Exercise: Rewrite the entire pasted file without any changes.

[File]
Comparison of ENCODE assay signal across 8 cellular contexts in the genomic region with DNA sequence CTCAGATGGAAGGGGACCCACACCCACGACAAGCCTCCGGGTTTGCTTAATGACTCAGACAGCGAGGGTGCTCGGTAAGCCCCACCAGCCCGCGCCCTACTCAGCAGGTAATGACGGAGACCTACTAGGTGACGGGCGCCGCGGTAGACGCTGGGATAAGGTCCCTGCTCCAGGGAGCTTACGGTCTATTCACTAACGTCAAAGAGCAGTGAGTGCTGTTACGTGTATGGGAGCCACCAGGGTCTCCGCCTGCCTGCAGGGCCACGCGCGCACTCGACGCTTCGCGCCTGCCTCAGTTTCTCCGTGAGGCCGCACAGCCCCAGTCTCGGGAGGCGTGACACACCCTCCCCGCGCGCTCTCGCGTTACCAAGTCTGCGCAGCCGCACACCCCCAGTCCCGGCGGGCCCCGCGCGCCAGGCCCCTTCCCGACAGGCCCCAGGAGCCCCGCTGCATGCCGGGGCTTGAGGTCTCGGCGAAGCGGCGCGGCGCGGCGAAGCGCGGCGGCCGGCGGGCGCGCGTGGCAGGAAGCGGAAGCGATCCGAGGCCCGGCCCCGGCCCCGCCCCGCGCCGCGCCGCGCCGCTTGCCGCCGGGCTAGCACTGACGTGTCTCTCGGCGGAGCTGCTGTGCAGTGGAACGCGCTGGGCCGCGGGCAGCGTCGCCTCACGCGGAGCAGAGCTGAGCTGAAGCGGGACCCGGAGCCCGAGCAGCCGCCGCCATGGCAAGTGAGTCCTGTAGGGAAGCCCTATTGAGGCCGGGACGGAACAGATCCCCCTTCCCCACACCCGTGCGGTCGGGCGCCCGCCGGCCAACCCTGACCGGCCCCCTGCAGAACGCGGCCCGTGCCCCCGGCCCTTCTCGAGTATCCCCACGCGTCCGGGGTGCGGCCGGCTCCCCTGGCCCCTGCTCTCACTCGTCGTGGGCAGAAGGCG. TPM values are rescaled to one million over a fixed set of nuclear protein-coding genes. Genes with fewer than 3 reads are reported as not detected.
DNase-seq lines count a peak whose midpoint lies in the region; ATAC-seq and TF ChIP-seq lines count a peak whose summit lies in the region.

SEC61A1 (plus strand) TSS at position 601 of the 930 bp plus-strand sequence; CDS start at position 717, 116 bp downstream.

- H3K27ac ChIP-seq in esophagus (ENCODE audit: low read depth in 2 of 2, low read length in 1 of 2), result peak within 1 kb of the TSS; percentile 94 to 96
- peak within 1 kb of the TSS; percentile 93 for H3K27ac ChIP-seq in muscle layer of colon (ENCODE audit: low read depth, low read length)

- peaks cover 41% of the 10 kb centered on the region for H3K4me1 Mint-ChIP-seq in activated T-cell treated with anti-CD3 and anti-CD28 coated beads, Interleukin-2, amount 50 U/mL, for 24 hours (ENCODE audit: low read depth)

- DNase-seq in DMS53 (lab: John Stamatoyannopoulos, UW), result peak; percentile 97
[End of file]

Comparison of ENCODE assay signal across 8 cellular contexts in the genomic region with DNA sequence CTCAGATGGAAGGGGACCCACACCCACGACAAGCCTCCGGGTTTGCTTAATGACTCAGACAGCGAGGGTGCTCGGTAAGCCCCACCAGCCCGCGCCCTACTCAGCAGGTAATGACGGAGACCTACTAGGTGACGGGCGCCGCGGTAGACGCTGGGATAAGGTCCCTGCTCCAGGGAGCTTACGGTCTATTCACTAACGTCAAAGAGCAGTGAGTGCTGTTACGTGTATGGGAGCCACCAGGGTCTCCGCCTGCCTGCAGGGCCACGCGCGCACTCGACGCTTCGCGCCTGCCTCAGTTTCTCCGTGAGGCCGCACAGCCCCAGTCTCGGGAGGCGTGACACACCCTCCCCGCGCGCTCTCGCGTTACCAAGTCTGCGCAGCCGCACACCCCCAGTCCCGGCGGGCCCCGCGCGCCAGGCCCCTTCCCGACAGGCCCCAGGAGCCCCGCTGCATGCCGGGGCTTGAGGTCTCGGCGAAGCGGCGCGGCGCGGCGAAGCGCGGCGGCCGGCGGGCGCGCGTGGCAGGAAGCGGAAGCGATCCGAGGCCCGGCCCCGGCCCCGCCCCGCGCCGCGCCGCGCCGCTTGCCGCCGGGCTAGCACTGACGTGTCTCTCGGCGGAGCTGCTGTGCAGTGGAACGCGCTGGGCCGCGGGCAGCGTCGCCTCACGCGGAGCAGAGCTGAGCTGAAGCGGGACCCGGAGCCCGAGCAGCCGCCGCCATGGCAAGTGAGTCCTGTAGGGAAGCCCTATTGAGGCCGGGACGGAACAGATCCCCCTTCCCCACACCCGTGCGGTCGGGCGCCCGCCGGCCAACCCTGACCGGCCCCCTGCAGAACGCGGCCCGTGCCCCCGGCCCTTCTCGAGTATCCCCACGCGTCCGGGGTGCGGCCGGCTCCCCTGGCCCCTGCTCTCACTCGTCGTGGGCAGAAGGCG. TPM values are rescaled to one million over a fixed set of nuclear protein-coding genes. Genes with fewer than 3 reads are reported as not detected.
DNase-seq lines count a peak whose midpoint lies in the region; ATAC-seq and TF ChIP-seq lines count a peak whose summit lies in the region.

SEC61A1 (plus strand) TSS at position 601 of the 930 bp plus-strand sequence; CDS start at position 717, 116 bp downstream.

- H3K27ac ChIP-seq in esophagus (ENCODE audit: low read depth in 2 of 2, low read length in 1 of 2), result peak within 1 kb of the TSS; percentile 94 to 96
- peak within 1 kb of the TSS; percentile 93 for H3K27ac ChIP-seq in muscle layer of colon (ENCODE audit: low read depth, low read length)

- peaks cover 41% of the 10 kb centered on the region for H3K4me1 Mint-ChIP-seq in activated T-cell treated with anti-CD3 and anti-CD28 coated beads, Interleukin-2, amount 50 U/mL, for 24 hours (ENCODE audit: low read depth)

- DNase-seq in DMS53 (lab: John Stamatoyannopoulos, UW), result peak; percentile 97